Hong Kong’s High Court on Monday approved bail for three pro-democracy activists, who are among a group of 47 charged with subversion under the national security law, but a district councillor must remain in custody pending trial.

The court ruled in favour of activists Kalvin Ho, Sze Tak-loy and Lee Yue-shun, whose bail had been challenged by the Department of Justice (DoJ). The three are charged with “conspiracy to commit subversion” alongside 44 other democrats for organising and taking part in last July’s unofficial legislative primary election.

High Court. File photo: Rachel Wong/HKFP.

Justice Esther Toh ordered that Tuen Mun district councillor Sam Cheung be held in detention after upholding the prosecutors’ challenge. The 27-year-old waved goodbye to his supporters and said “I love you” to his pregnant wife as he was taken from the courtroom, according to media reports.

Monday’s rulings mean that only 11 of the 47 have been allowed bail, with the others having to wait months behind bars for trial. The next hearing in the case is not scheduled till May 31. Those charged under the Beijing-imposed security law face a higher hurdle than normal when seeking bail and offences are punishable by life imprisonment.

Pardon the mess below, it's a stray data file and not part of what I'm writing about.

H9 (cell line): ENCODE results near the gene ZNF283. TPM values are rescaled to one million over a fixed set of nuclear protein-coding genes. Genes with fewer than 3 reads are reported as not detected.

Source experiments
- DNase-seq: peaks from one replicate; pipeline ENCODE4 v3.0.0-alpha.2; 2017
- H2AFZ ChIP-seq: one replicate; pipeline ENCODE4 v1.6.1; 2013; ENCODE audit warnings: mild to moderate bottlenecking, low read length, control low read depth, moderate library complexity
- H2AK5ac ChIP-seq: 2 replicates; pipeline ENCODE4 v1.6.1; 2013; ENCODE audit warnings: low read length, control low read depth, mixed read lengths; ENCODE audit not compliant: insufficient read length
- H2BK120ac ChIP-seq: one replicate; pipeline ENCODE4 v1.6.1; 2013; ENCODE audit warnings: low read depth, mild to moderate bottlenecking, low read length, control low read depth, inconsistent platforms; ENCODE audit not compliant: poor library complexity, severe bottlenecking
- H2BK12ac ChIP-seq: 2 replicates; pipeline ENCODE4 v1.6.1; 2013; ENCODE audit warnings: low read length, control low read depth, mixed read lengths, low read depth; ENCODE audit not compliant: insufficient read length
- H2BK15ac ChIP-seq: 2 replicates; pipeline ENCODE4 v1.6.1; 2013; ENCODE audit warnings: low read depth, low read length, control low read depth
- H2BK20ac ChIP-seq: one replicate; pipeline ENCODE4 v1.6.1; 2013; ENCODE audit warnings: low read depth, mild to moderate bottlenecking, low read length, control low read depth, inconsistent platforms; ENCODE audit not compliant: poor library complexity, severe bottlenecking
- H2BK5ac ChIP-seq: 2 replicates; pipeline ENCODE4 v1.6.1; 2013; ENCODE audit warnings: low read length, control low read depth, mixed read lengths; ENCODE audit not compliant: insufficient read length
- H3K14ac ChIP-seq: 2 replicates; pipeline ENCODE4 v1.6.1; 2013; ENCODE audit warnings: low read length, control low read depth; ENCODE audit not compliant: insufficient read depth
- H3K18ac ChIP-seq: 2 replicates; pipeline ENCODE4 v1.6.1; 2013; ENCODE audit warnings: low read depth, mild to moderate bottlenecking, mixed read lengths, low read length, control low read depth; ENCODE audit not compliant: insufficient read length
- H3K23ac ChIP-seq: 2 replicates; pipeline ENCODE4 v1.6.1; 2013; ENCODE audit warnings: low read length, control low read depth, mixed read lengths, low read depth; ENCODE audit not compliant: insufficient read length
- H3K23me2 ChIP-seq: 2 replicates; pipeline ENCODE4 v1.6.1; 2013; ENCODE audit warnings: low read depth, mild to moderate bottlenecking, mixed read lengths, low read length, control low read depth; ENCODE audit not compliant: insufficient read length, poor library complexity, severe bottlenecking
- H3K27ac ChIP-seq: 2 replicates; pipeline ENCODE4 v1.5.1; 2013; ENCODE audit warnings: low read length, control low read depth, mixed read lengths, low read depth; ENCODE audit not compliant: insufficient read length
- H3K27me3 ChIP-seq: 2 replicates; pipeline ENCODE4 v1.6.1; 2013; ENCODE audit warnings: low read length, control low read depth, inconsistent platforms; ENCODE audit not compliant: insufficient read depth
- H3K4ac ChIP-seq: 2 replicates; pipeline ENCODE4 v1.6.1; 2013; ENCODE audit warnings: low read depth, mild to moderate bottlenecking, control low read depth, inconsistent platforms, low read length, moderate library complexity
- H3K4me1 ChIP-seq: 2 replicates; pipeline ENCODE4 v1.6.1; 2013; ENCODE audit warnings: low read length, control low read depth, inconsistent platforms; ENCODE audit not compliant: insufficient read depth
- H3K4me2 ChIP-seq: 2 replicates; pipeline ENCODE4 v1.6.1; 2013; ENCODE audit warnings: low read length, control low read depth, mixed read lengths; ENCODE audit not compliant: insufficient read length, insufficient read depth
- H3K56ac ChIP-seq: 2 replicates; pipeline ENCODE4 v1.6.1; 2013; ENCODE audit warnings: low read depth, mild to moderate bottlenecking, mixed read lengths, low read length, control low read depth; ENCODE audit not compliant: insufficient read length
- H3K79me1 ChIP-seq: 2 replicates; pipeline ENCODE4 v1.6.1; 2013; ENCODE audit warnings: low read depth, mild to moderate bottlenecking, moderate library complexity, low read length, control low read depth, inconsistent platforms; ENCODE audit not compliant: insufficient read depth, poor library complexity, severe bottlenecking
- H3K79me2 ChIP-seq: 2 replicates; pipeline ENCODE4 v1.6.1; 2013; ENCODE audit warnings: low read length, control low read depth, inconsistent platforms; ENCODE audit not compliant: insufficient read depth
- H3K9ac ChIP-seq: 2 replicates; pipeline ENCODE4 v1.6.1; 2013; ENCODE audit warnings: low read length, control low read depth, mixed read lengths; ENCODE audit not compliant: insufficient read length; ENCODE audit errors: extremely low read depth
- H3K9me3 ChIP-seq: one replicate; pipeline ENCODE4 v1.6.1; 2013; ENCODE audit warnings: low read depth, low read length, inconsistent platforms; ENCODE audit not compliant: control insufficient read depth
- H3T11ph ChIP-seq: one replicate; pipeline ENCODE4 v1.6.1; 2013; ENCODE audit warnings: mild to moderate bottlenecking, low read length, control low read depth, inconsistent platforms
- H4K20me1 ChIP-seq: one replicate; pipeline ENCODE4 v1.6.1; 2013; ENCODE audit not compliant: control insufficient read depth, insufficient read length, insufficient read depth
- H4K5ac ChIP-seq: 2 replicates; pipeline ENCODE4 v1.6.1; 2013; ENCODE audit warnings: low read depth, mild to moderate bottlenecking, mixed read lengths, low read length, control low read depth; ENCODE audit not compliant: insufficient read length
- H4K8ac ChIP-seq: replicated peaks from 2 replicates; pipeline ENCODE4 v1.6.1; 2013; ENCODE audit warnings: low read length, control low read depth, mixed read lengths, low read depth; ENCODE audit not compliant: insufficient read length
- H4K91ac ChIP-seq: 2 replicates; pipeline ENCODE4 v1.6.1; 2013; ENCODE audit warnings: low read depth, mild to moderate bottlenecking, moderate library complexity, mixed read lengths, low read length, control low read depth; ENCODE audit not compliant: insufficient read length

Chief Magistrate Victor So had approved the release of 15 of the defendants on bail on March 4, but the DoJ immediately signalled its objection to bail in 11 cases.

As in previous cases Ho, Sze and Lee must post cash bail and surrender their travel documents. They are banned from making any speech or committing any act that may be seen as breaching the security legislation. They are also barred from contacting foreign officials and must observe a curfew from midnight to 7 am. 

A police banner warning against potential violations of the national security law. Photo: Kelly Ho/HKFP.

Some 1,000 police detained the pro-democracy figures in a mass raid in January under the security law, which Chief Executive Carrie Lam has described as only targeting “an extremely small minority of people.”

The aim of the opposition-organised primary, in which some 600,000 members of the public took part, was to select candidates seen as having the best chance of success in upcoming Legislative Council elections, which were later postponed.

Authorities said plans by primary organisers, to secure a majority in LegCo in the election and then to block legislation in hopes of ousting the chief executive, amounted to subversion.

The force made the 100th arrest under the sweeping legislation in early March. The controversial law – often described as “draconian” by its critics – outlaws secession, subversion, collusion with foreign powers and terrorism.

Kelly Ho

Kelly Ho has an interest in local politics, education and sports. She formerly worked at South China Morning Post Young Post, where she specialised in reporting on issues related to Hong Kong youth. She has a bachelor's degree in Journalism from the University of Hong Kong, with a second major in Politics and Public Administration.